4 people smiling at the camera in a long hanging bridge. The woman in the image is Julie Getzel.

Julie Getzel – ATJ Travel Coordinator

Traveling abroad with our two children (now ages 7 and 10) has always been a priority for our family. We’ve enjoyed the wildlife and beaches in Puerto Rico and Costa Rica, explored Roman ruins in Italy, and inspected 1,000-year-old temples in Cambodia. This year our family decided to again focus our travels on wildlife. Indonesia and Australia were high on the list but ultimately, we decided to go to Borneo to see orangutans and pigmy elephants in the rainforest. Knowing that so many unique and amazing animals, particularly the orangutans, are rapidly headed for extinction, we knew there was no time to waste. 

We arrived in Kota Kinabalu to adjust to our new time zone then headed straight to the Borneo Rainforest Lodge in Danum Valley, an area that has grown into the premier rainforest research center in Borneo. Steep terrain teeming with towering Shorea trees, densely shrouded in mist primary forest can only be described as magical! Within a few hours of our arrival, we had seen three species of monkeys, courtly hornbills, and a family of orangutans. Canopy walks, day hikes, river tubing, and night tours introduced us to a multitude of wildlife, including civets, fire ants, mouse deer, bearded pigs, leopard cats, flying lizards, and deafening cicadas. 

After three nights, it was time to move on to Kinabatangan River, which stretches nearly 350 miles through lowland forest, mangroves, and heavily logged stretches of land that have now become palm oil plantations. Despite the encroachment of industry and deforestation, this area is surprisingly flush with diverse landscapes, including oxbow lakes, dipterocarp forest, and mangroves. Touring in the area is almost exclusively by boat, where we were lucky to see incredible white-bellied sea eagles, hundreds of proboscis monkeys and macaques, baby crocodiles, gibbons, monitor lizards, and more orangutans. One of our most unforgettable experiences was watching a herd of 25 pigmy elephants, including several babies, cross a stream and “dine” on fruits and leaves from a nearby palm plantation. We spent nearly an hour watching these majestic animals forage through mud and tall grasses until they finally wandered deeper into the forest.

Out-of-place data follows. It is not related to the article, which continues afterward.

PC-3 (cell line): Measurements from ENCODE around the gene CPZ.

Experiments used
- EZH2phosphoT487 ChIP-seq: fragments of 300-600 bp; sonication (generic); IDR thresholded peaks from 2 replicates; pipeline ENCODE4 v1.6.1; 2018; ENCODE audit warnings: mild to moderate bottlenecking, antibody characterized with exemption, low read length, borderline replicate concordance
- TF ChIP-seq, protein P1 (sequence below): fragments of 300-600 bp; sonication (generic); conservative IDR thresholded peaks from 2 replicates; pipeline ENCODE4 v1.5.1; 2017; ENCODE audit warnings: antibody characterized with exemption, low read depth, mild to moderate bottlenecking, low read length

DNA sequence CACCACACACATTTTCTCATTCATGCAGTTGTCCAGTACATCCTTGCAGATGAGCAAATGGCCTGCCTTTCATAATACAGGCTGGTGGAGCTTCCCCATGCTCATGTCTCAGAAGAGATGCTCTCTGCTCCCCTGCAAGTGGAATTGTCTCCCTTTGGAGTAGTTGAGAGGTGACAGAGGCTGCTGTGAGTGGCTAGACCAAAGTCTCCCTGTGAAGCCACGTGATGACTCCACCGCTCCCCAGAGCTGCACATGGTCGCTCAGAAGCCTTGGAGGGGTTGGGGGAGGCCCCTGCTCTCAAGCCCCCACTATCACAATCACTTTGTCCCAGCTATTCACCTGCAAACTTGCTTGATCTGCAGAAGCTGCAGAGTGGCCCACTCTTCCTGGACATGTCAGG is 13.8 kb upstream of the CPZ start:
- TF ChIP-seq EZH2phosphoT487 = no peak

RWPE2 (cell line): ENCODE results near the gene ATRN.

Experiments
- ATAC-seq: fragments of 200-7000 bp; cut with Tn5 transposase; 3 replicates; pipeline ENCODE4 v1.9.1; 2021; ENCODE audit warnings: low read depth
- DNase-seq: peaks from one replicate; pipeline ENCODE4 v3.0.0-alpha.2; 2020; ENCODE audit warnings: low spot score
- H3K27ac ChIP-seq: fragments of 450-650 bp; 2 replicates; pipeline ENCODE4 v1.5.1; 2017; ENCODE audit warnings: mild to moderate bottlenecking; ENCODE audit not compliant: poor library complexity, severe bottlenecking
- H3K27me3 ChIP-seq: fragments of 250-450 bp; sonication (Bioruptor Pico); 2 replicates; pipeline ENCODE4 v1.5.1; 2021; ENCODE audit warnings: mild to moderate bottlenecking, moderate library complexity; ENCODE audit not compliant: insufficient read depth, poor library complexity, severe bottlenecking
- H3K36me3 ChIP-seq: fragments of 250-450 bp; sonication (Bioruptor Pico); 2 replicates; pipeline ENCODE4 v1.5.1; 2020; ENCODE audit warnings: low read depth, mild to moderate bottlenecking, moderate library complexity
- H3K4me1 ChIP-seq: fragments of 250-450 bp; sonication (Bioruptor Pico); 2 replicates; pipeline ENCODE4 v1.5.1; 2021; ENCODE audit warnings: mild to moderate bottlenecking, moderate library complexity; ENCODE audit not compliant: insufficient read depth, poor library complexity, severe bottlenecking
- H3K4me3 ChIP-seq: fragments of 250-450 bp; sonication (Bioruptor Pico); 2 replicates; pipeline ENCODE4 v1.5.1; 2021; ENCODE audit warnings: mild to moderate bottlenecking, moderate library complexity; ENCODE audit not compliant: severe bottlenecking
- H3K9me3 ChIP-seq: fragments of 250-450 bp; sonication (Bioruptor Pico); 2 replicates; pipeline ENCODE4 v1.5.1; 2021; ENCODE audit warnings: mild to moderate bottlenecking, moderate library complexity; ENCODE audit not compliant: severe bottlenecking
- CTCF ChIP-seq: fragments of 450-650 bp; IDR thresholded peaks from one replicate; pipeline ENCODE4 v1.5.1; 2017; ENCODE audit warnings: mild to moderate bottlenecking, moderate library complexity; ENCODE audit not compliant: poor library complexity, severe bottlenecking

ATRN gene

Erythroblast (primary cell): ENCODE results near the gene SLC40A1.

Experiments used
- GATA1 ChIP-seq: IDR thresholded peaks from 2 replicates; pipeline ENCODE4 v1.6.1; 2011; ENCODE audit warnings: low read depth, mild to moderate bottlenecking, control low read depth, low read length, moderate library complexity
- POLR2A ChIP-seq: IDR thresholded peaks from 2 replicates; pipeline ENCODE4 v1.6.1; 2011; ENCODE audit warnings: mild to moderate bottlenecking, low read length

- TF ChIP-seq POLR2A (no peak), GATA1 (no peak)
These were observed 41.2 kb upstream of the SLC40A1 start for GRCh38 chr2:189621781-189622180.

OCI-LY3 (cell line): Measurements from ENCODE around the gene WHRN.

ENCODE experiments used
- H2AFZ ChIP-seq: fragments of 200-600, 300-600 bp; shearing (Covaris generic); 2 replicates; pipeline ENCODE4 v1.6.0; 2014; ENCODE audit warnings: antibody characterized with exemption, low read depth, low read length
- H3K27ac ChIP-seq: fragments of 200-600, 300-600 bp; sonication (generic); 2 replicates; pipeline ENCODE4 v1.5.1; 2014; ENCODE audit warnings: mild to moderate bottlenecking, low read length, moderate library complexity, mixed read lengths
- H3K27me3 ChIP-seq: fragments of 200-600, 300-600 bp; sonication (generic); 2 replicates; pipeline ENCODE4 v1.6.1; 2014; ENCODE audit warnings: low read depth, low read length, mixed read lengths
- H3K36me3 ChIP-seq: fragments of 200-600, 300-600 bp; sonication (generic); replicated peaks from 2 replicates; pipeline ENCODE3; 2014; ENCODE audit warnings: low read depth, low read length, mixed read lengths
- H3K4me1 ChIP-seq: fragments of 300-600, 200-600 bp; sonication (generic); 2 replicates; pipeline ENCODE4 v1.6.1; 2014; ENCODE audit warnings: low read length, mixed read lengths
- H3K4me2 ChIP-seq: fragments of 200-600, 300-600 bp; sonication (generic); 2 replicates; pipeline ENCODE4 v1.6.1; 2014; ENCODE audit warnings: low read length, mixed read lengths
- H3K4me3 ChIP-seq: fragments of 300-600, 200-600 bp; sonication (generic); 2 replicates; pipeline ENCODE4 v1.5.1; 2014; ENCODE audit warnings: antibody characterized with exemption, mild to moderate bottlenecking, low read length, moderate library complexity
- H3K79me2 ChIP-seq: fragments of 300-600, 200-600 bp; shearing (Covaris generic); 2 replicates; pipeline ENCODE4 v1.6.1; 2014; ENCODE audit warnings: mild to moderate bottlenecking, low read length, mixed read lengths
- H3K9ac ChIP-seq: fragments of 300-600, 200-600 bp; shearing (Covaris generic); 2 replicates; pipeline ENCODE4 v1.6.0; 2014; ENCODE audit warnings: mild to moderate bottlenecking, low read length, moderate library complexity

Thinking that there was no way to top our elephant experience or having seen orangutans nearly every day of the trip, we were once again blown away during our overnight trip to Selingan Island. This tiny island located about one hour by boat outside of Sandakan, is a turtle conservation area and safe haven for endangered hawksbill and green turtles. We spent the day snorkeling along its pristine beach examining sea cucumbers, colorful fish of all types, sea urchins, corals, and giant clams. The grand finale of our day had us watching a massive green sea turtle lay over 80 eggs into her nest. Carefully monitored by conservation scientists that live on the island, our resident guide gathered the eggs to be taken to the nearby hatchery where we watched them be counted and buried into their new nest safe from predators. Since other baby turtles had hatched that day, we then took the forty or so baby hatchlings to the sea where my two kids could gently put them on the beach and make sure they made it safely into the ocean. To be part of the important conservation efforts here in Malaysia will forever leave a lasting impression on our family.

Our trip finished in Sepilok, a small area on the outskirts of Sandakan, where we explored the Sepilok Orangutan Rehabilitation Centre, the Sun Bear Sanctuary and the Rainforest Discovery Centre. Though Sepilok lacked the drama of seeing these endangered animals in their natural, unfettered environment, understanding Malaysia’s conservation efforts to preserve these beautiful creatures was worth the stop. For the intrepid family willing to handle some serious humidity, sudden downpours of rain and a few leeches, traveling to Borneo should rank high on your bucket list. We befriended a handful of international families along our route. We made lasting friendships that will forever tie us together after witnessing such magnificent beauty and wildlife in such a wonderful country.